GBP, EUR Continue to Gain against the Russian Ruble (RUB) on Geo-Political Tensions
If you're looking to make an international money transfer, we recommend TorFX.
The Euro (EUR) conversely has also seen gains, trending in the region of 48.9100 versus the Ruble, on the prospect that the Eurozone may tighten their sanctions against Russia.
The near future suggests both the Pound and Euro—which have weakened in the currency market of late—will continue to gain against the Ruble as the uncertainty continues.
Thursday will see the release of the Russian Inflation Rate figures for August, which are presently predicted to remain high with some economists forecasting a figure of 7.2% by the close of 2014.
Economist Olga Lapshina stated: ‘Inflation data as before remains at the centre of attention. Given the introduction by our country of counter-sanctions in the form of an embargo on many product imports, we’ve revised up our annual inflation forecast by 1.1 percentage points.’
However, the situation between Russia and Ukraine appears to be continually escalating, which is causing some anxieties in the market and encouraging investors to seek safe haven currencies such as the Swiss Franc (CHF) and the Japanese Yen (JPY) which are more stable in their exchange rates.
The Ruble as a result has fallen to its lowest exchange rate in recorded history against the US Dollar (USD) at 37.503, whilst tumbling down to the depths of a four-month low versus the Euro.
The EU appears to be in stasis in its relations with Russia at the moment as they attempt to tighten the sanctions in place within the next week as they try to force Russia to pull back troops.
However the effect on the EU could prove catastrophic, with Russia supplying almost a third of the EU’s gas demand.
Eastern Europe is likely to be hit hard as they almost solely rely on Russia for fuel as they are Europe’s most expansive supplier of oil, coal and gas.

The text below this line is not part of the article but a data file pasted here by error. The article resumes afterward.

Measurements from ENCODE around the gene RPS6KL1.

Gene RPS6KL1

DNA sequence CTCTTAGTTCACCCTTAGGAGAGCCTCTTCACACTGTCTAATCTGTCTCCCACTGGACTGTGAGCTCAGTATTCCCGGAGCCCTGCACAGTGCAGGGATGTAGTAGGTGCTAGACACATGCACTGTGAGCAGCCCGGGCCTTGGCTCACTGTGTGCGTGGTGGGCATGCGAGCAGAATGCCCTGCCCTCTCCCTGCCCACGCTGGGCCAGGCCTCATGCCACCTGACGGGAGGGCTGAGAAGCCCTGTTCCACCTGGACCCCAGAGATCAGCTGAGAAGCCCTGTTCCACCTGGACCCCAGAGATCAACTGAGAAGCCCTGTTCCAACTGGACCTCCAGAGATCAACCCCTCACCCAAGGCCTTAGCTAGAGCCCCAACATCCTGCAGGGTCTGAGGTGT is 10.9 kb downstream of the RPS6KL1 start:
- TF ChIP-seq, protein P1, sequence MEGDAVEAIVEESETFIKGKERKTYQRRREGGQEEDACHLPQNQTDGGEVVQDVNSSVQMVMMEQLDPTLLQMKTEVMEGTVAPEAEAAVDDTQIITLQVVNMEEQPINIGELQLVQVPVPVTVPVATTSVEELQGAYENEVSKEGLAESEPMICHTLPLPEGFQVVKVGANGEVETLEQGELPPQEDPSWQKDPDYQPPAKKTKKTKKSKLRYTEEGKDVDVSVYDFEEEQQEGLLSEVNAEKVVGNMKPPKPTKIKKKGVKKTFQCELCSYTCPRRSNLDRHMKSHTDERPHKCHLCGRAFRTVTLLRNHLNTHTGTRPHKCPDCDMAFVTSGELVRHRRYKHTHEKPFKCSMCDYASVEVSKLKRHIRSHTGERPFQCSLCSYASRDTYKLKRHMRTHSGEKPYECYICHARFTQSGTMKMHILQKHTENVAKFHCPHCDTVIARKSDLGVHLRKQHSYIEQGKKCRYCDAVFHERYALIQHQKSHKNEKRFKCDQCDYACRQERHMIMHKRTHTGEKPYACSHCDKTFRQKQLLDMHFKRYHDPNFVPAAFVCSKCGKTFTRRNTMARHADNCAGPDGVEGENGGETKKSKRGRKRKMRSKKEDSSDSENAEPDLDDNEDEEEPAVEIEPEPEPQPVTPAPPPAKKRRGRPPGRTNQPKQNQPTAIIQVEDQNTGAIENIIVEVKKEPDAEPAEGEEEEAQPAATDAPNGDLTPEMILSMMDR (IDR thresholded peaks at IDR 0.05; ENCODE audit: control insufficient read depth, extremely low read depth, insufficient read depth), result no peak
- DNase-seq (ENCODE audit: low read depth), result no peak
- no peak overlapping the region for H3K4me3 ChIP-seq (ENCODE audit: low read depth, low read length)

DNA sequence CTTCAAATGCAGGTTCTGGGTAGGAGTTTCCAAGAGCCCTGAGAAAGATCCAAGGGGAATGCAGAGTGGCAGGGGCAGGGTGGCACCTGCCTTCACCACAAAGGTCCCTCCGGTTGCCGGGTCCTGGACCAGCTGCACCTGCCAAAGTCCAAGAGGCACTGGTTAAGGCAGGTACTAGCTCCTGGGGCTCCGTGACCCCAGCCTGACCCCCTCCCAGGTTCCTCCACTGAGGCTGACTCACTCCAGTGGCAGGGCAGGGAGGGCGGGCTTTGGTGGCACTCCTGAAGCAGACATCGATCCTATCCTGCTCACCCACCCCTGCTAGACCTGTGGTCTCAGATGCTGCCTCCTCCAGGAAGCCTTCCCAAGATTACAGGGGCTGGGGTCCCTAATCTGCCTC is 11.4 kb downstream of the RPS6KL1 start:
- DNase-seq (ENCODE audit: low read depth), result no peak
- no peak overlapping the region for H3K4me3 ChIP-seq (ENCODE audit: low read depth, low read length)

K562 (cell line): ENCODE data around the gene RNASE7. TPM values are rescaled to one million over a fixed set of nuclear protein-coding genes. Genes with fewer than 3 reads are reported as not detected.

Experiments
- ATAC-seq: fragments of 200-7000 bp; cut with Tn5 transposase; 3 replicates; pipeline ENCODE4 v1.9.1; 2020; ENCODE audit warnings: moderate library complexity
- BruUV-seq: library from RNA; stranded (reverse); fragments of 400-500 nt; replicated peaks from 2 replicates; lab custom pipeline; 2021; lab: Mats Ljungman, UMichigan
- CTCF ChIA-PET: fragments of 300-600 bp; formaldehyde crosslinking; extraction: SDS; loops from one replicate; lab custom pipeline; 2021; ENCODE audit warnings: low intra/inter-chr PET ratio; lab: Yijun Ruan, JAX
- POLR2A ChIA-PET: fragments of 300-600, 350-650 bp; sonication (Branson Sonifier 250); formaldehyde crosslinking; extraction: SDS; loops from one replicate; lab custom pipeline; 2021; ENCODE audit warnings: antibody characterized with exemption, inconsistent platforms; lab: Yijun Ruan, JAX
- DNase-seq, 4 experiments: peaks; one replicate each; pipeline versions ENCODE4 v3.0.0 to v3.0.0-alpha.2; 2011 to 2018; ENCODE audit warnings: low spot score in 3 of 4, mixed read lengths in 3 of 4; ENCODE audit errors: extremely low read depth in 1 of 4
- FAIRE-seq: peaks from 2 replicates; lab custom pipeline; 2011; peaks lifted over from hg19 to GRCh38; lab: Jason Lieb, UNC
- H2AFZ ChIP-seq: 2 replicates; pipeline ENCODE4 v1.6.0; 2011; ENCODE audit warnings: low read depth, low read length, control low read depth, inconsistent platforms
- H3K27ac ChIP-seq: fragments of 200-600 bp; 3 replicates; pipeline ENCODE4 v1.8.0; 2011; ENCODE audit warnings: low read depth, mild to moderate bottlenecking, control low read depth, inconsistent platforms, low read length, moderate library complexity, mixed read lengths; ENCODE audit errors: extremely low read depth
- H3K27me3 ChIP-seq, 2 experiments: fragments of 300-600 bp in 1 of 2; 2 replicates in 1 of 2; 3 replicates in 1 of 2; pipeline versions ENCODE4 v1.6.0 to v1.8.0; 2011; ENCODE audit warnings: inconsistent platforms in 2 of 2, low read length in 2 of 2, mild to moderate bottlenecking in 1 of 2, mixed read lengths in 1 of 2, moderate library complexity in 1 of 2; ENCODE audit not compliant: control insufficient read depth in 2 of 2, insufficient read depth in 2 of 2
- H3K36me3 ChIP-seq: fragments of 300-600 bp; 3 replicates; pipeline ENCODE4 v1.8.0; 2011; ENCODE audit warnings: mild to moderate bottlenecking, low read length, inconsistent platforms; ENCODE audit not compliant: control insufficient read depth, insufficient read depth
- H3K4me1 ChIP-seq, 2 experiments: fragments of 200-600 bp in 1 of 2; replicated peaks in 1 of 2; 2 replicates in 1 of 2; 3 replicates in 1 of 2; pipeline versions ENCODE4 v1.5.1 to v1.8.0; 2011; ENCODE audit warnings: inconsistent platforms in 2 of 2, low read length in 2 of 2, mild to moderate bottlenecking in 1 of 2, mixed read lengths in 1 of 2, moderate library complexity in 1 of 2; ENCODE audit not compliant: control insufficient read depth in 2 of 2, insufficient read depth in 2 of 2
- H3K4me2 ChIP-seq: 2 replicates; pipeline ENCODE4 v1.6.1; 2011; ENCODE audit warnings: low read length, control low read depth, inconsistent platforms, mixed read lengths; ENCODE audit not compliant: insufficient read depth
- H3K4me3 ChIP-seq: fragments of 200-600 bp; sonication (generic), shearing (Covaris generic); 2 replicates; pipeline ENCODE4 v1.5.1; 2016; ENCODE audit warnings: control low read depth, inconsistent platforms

A specialist inside the EU Commission stated: ‘In the short-term, we are very worried about winter supplies in southeast Europe.’
Meanwhile the Pound is trading amid a poor data day with Markit’s Manufacturing Purchasing Managers Index (PMI) flopping with the lowest productivity in the manufacturing field in the UK in the latter 14 months.
The figure was published at 52.5 in August, far short of the 55.1 economists had predicted and the 54.8 that had been attained in July.
At present, the Pound has reached session highs of 62.3537 versus the Ruble, whilst the Euro has attained up to 49.2795. As the situations continue to escalate, causing severe instability in the currency market, the Pound and Euro appear to be likely to continue gaining against the weakened Ruble. F
Furthermore the UK and EU will see the release of the central bank’s interest rate decision this week, which may cause some fluctuation for their respective currencies.
With an absence of economic data on Tuesday the Russian Ruble has continued to tumble across the board. This is as a result of the increasing tension between Russia and Ukraine. As the semantic field of war becomes ever more present in the media traders are adopting risk aversion strategies, choosing to invest in safe-haven currencies.
With very little by way of influential, market moving data on Tuesday Euro movement is likely to be dictated by geopolitical tension and foreign currency changes.